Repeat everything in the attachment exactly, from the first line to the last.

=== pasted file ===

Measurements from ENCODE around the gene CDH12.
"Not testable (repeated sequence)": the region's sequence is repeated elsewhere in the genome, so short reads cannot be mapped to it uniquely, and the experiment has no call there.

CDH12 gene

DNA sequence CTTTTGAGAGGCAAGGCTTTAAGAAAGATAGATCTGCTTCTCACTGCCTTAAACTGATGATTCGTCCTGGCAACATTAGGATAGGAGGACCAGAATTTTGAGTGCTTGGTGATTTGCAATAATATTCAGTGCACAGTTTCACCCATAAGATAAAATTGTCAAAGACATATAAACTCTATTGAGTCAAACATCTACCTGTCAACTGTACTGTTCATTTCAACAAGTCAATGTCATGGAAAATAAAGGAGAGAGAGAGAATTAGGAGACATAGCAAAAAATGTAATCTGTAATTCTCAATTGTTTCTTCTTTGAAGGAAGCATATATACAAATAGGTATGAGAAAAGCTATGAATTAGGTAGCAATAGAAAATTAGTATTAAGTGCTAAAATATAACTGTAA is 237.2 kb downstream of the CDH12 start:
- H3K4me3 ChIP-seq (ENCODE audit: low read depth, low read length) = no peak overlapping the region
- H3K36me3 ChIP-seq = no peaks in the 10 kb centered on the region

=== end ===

Measurements from ENCODE around the gene CDH12.
"Not testable (repeated sequence)": the region's sequence is repeated elsewhere in the genome, so short reads cannot be mapped to it uniquely, and the experiment has no call there.

CDH12 gene

DNA sequence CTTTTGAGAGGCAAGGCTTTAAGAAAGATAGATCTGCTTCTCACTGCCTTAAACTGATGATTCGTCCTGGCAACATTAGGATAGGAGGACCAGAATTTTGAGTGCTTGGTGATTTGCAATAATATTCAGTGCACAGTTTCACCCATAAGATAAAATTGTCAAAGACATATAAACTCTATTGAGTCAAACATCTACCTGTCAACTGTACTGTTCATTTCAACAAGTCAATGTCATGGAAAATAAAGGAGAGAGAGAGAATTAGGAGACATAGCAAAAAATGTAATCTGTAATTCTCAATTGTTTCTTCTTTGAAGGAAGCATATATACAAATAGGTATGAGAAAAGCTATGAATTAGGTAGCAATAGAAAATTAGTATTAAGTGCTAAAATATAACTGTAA is 237.2 kb downstream of the CDH12 start:
- H3K4me3 ChIP-seq (ENCODE audit: low read depth, low read length) = no peak overlapping the region
- H3K36me3 ChIP-seq = no peaks in the 10 kb centered on the region